A song I love came on the car radio today and made me think about a previous post where I rhapsodized about what a fun, pretty song it is. Well, it is. And it does make me happy every time I hear it. But not quite as much as when I wrote that post. The song is Ho Hey by The Lumineers, and I’ve since realized that there’s a lot more going on in those lyrics than I grasped for a long time.

Yes, it’s the bouncy, footstomping, bubbly sound I’ve enjoyed from the first time I heard it. However. I thought then that it was simple, when in fact the deceptively bubbly surface is layered over a bedrock of crumpled heart shards. I started really paying attention when the final words kicked in, after many listens. “You’re my sweet– Ho!…hey…ho hey.” The subtle wording got me thinking about the way it went from sweetheart to sweet–ho. The juxtaposition was startling, once it occurred to me. It kept bugging me to the point that I really listened to the entire lyrics. Oh. Loving and longing, dumped for another and tinged with jaded bitterness. What a difference really listening beyond the auditory norm makes.

That little epiphany made me wonder if the layers of subtext that are written into most fiction and screenplays could account for the way a dozen people can read or watch something and have a dozen different reactions to the very same piece. I listened to that song dozens,  possibly scores considering how hooked on it I was, of times before I really understood that I’d had it all wrong.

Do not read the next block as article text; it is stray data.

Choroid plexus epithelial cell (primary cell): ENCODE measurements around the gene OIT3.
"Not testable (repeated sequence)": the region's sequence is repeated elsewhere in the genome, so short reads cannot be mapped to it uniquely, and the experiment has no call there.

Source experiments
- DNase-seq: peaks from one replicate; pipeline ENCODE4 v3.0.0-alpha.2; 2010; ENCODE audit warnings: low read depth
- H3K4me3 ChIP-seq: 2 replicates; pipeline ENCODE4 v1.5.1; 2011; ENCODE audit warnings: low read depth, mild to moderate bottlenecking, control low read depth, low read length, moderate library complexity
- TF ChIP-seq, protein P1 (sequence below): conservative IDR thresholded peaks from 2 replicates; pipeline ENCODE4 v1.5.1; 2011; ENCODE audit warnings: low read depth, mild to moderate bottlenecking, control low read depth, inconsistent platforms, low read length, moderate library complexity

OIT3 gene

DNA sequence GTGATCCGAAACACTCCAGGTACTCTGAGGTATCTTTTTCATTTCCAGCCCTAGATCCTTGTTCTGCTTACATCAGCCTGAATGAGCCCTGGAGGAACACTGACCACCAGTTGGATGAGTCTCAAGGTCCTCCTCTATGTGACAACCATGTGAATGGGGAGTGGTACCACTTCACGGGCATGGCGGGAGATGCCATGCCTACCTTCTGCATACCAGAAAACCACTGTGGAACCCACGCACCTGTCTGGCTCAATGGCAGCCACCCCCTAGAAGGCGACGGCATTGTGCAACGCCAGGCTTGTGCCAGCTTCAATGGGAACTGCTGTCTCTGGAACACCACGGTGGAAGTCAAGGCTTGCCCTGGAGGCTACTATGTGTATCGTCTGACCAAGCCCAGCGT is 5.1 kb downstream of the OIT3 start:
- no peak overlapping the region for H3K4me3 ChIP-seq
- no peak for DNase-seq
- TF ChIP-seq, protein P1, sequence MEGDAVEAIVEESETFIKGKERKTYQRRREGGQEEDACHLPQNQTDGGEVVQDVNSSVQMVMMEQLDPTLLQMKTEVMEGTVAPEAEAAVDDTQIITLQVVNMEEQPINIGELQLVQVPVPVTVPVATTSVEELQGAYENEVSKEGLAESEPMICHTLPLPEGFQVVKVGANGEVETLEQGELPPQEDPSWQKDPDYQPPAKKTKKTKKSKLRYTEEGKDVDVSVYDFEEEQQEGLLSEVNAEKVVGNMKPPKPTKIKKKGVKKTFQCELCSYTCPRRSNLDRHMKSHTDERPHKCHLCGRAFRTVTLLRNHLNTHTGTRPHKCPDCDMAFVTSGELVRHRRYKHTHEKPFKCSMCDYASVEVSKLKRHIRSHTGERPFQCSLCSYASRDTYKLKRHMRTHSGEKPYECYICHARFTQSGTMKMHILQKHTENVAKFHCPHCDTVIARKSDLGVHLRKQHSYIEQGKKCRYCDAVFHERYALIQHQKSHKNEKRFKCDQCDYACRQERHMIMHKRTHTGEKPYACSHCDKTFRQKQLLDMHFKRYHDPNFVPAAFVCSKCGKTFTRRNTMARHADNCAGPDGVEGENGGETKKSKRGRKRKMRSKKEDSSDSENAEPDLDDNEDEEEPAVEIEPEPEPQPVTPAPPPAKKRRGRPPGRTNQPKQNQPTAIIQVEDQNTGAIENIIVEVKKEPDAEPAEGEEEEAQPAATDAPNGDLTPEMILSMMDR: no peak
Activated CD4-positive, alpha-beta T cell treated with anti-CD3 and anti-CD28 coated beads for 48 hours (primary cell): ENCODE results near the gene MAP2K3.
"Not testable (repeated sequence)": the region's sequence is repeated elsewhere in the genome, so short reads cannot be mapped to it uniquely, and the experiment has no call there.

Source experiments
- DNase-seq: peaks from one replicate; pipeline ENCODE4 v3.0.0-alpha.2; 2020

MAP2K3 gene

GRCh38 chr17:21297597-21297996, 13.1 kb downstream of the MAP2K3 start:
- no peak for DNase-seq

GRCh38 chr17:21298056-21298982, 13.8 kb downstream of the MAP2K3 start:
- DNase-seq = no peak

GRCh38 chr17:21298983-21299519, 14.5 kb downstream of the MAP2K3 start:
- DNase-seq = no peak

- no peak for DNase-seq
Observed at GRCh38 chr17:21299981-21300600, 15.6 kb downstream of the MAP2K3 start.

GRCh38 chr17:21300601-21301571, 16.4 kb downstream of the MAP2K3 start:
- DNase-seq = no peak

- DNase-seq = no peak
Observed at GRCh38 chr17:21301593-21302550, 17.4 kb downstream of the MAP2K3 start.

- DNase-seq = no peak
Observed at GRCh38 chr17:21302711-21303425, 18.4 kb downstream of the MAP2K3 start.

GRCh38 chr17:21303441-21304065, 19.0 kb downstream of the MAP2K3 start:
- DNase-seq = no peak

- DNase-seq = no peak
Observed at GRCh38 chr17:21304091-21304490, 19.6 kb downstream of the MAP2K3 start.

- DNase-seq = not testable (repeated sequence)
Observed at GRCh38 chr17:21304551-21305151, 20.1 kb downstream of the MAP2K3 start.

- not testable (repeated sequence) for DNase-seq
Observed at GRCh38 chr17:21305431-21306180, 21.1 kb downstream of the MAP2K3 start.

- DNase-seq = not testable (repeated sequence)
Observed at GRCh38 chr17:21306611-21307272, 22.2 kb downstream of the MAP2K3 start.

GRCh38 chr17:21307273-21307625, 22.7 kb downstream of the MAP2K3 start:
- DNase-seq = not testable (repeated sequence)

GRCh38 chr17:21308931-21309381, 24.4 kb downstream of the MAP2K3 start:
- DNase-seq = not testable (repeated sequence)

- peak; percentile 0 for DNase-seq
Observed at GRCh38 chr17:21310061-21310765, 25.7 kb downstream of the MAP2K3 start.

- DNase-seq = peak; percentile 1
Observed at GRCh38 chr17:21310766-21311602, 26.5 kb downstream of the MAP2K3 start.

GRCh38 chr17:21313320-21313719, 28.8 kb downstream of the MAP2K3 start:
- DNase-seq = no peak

Most people are not going to read the same book dozens of times. Even most movies top out at about the sixth rewatch, I’d imagine. People who do rewatch multiple times often say they catch something new with each viewing. Serial readers of the same book say they gain new understanding of its depths.

Make sense.

Different details woven in the intricate layers necessary to the formation of an entire tapestry can be so subtle that they become lost in the overall picture. The same must be true of written works. The more skilled the author, the more subtle the subtext.  When in the early stages of general exposure, books and movies are read or watched once and reacted to. Critics love or hate, make or break, black or white. By the time the shades of gray start being discerned by the masses, devouring something that catches their attention over and over, the object of their devotion may already be locked into hit heaven or failure prison. That’s how cult classics are born.

It may be that we think on the  surface initially, looking for quick entertainment that we gobble down like tripple buttered with not real butter theater popcorn. Then, when the subtext is done so well that it kicks in like an after burner, we start thinking in layers.

Wait, what? Maybe there’s more. Maybe another read or watch will be even better. Back to the multiplex and multipage.

Individuals glom onto different details. Tastes, interests, and moods vary. Whatever true essence waits to be distilled from one person’s creativity, having everyone really get it could take a long time. It could take forever. That’s why it’s like magic when you create something and other people get it right away. There must be people who think in the same layer patterns, so that they share the same subtle subtext language.

Perhaps not.

I’m just late night pondering the mysteries of reactions, opinions, and understanding. Every one of us is an individual, with personal context that colors the subtext of every other individual walking the earth. It’s a miracle any of us find those rare, elusive, and precious meeting of minds at all.

Ho Hey by The Lumineers Official Video

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